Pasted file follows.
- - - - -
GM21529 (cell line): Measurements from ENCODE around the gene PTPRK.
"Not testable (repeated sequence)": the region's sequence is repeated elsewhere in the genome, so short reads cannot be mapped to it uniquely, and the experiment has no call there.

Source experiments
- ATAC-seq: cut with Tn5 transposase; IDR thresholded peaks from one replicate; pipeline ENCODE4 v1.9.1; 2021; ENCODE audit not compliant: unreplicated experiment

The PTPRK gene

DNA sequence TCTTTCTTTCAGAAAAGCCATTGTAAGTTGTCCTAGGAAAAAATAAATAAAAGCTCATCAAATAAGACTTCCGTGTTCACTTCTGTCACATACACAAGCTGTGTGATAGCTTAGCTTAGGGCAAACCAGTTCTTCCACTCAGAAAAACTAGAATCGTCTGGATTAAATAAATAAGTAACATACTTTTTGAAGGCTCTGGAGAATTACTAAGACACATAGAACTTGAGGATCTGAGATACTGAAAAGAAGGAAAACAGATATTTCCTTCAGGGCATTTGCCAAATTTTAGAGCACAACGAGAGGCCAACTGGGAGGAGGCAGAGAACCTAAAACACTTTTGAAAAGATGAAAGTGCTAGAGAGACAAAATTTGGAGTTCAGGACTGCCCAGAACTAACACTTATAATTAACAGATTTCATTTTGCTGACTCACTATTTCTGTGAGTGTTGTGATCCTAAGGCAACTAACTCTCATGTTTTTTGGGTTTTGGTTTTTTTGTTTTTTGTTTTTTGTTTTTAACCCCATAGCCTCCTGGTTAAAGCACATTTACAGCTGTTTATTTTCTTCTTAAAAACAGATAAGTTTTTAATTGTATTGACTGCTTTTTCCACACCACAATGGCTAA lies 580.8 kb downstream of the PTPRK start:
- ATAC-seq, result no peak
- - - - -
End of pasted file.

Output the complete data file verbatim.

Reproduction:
GM21529 (cell line): Measurements from ENCODE around the gene PTPRK.
"Not testable (repeated sequence)": the region's sequence is repeated elsewhere in the genome, so short reads cannot be mapped to it uniquely, and the experiment has no call there.

Source experiments
- ATAC-seq: cut with Tn5 transposase; IDR thresholded peaks from one replicate; pipeline ENCODE4 v1.9.1; 2021; ENCODE audit not compliant: unreplicated experiment

The PTPRK gene

DNA sequence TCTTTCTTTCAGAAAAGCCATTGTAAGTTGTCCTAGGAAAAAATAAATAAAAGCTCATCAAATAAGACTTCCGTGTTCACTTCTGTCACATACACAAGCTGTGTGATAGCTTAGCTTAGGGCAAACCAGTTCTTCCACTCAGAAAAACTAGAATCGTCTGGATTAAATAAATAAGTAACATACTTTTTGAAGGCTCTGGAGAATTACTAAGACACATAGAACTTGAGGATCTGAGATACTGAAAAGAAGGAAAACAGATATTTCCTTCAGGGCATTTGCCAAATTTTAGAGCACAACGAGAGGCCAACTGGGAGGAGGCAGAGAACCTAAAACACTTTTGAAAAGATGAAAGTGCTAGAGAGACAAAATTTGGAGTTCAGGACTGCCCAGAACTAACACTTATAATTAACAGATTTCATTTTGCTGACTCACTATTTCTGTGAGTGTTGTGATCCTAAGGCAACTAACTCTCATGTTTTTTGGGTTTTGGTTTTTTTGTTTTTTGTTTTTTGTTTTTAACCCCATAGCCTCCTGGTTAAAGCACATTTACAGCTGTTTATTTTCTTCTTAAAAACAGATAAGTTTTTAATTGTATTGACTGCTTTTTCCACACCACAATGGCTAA lies 580.8 kb downstream of the PTPRK start:
- ATAC-seq, result no peak